Pragmatic is a philosophical movement that advocates a pragmatic approach to life, meaning – unlike the Cartesian picture of reality, which posits an unchanging world with no interaction between the physical and mental realms – that we make sense of things through the interaction between the world around us and our actions within it. It argues that an ideology or proposition is true only if it works satisfactorily, and that unworkable ideas are to be rejected. It originated in the United States during the latter quarter of the nineteenth century and has significantly influenced non-philosophers, particularly those involved in law, education, politics, sociology, psychology, and literary criticism. However, it is most often considered a branch of philosophy and has been used in the philosophy of language, ethics, metaphysics, social theory, and aesthetics.
The term “pragmatism” was first pressed into service in print by William James in 1898; James, however, scrupulously swore that he had only relabeled doctrines propounded by his friend C. S. Peirce a few years earlier. A generation later, the movement was revitalized by Charles Sanders Mead (1861-1928), who incorporated James’s pragmatism into his own philosophy and argued that the true meaning of a proposition is its functional value. Other important pragmatists include Herbert Spencer (1820-1903), John Dewey (1859-1936), and Richard Rorty (1931-2006).
Philosophical pragmatics is the study of how we interpret utterances in context. There are different ways of approaching this issue, and it is useful to distinguish between what we might call near-side and far-side pragmatics. Near-side pragmatics, which we might consider the core of classic pragmatism, centers on the nature of the facts that are relevant to what is said in an utterance. Far-side pragmatics, on the other hand, is concerned with what happens in the process of utterance interpretation and how these modals might influence our understanding of the utterance.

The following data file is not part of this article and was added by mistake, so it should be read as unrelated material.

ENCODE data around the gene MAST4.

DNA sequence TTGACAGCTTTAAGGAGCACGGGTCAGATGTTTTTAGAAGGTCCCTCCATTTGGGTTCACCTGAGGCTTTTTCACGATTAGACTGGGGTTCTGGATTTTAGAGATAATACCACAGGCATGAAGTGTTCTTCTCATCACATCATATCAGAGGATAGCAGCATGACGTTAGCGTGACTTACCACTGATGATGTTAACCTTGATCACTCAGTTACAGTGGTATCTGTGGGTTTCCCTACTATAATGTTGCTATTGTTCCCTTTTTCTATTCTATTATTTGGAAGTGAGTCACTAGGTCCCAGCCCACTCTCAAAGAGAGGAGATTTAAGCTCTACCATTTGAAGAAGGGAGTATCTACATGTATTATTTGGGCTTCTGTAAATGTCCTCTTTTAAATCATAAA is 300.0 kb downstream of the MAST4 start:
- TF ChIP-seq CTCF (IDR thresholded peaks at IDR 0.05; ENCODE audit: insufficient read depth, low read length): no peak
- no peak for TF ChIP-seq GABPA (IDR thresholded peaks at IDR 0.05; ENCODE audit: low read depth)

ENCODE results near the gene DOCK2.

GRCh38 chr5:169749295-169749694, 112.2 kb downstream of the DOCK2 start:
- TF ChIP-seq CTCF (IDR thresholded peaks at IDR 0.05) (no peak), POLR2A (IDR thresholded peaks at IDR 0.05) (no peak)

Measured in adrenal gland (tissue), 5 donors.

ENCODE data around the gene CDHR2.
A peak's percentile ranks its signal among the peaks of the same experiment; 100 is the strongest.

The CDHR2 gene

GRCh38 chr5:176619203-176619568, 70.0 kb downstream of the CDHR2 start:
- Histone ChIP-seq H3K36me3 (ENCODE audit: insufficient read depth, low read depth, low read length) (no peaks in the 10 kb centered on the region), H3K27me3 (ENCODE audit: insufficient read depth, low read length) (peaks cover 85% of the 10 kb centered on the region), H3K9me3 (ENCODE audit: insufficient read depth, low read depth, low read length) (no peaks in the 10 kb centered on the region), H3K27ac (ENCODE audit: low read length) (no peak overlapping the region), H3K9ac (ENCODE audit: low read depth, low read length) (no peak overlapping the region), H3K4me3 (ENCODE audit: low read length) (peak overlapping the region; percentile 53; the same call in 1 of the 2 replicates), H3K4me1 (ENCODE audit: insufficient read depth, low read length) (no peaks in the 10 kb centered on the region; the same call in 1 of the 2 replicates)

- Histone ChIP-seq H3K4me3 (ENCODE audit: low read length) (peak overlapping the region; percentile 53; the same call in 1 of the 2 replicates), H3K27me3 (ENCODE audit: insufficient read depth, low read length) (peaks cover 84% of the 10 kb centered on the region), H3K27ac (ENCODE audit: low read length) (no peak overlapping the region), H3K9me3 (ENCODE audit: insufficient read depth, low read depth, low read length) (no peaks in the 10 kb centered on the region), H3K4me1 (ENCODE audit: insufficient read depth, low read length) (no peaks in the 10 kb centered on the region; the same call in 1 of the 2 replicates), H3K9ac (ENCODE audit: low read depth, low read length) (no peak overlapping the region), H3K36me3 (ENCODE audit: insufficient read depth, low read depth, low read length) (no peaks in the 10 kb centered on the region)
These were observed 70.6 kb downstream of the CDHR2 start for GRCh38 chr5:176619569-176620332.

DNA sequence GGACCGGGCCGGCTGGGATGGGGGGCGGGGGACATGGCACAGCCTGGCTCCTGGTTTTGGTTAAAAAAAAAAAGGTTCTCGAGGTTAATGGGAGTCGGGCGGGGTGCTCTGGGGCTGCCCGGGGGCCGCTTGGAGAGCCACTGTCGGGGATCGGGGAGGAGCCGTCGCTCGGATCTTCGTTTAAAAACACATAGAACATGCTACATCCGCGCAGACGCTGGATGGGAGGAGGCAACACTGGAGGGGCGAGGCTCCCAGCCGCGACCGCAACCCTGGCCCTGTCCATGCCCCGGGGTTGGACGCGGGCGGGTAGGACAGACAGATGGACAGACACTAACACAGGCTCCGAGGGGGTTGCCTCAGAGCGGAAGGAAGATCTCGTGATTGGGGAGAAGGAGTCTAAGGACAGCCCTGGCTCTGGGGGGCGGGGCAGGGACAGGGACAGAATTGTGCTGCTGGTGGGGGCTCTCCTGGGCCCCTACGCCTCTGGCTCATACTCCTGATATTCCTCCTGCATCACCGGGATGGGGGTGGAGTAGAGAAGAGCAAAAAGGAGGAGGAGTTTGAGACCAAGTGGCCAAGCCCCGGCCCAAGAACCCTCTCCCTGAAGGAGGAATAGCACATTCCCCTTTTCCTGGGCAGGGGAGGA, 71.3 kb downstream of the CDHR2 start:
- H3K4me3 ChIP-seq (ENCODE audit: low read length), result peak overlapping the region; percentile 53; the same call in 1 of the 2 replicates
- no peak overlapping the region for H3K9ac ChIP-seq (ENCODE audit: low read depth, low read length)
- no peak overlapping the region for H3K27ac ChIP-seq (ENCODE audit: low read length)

A key idea in classical pragmatism is that what we say is a kind of message that carries a communicative intention whose fulfillment consists in being recognized by the addressee as being true. This idea is known as the cooperative principle and is the basis for Gricean maxims, which are four general pragmatic rules that seem to apply in most situations: be informative (be clear), be polite (be friendly), be concise (be brief), and be sincere (be honest).
Modern analytic philosophers have tended to ignore pragmatism, although Quine showed some qualified enthusiasm for parts of its legacy. More recently, however, a number of high-profile philosophers have begun exploring and selectively appropriating the themes and theses of pragmatism in their work. Hilary Putnam, Nicholas Rescher, Jurgen Habermas, Susan Haack, and Robert Brandom are among those who are considered to be neo-pragmatists. In addition, there has been an explosion of pragmatic studies in other disciplines such as linguistics and experimental philosophy, which is based on the idea that we can learn something about how our utterances are interpreted by observing people’s behavior. These studies provide valuable clues about the ambiguities that are inherently present in language.